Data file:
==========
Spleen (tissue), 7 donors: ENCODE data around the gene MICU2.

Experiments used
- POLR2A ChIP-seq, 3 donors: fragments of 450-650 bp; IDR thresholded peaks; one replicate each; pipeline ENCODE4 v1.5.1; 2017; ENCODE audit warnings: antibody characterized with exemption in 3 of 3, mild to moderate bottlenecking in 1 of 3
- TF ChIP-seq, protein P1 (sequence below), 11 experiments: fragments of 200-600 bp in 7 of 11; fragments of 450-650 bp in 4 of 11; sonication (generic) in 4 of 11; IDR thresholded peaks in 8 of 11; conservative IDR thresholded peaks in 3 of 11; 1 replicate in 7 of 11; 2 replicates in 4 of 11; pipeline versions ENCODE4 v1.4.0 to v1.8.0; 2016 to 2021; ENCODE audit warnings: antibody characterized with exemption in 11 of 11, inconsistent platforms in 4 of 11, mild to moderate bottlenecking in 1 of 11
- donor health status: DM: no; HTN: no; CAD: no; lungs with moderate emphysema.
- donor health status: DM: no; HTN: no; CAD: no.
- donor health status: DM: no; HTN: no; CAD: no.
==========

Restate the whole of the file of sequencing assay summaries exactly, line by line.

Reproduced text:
Spleen (tissue), 7 donors: ENCODE data around the gene MICU2.

Experiments used
- POLR2A ChIP-seq, 3 donors: fragments of 450-650 bp; IDR thresholded peaks; one replicate each; pipeline ENCODE4 v1.5.1; 2017; ENCODE audit warnings: antibody characterized with exemption in 3 of 3, mild to moderate bottlenecking in 1 of 3
- TF ChIP-seq, protein P1 (sequence below), 11 experiments: fragments of 200-600 bp in 7 of 11; fragments of 450-650 bp in 4 of 11; sonication (generic) in 4 of 11; IDR thresholded peaks in 8 of 11; conservative IDR thresholded peaks in 3 of 11; 1 replicate in 7 of 11; 2 replicates in 4 of 11; pipeline versions ENCODE4 v1.4.0 to v1.8.0; 2016 to 2021; ENCODE audit warnings: antibody characterized with exemption in 11 of 11, inconsistent platforms in 4 of 11, mild to moderate bottlenecking in 1 of 11
- donor health status: DM: no; HTN: no; CAD: no; lungs with moderate emphysema.
- donor health status: DM: no; HTN: no; CAD: no.
- donor health status: DM: no; HTN: no; CAD: no.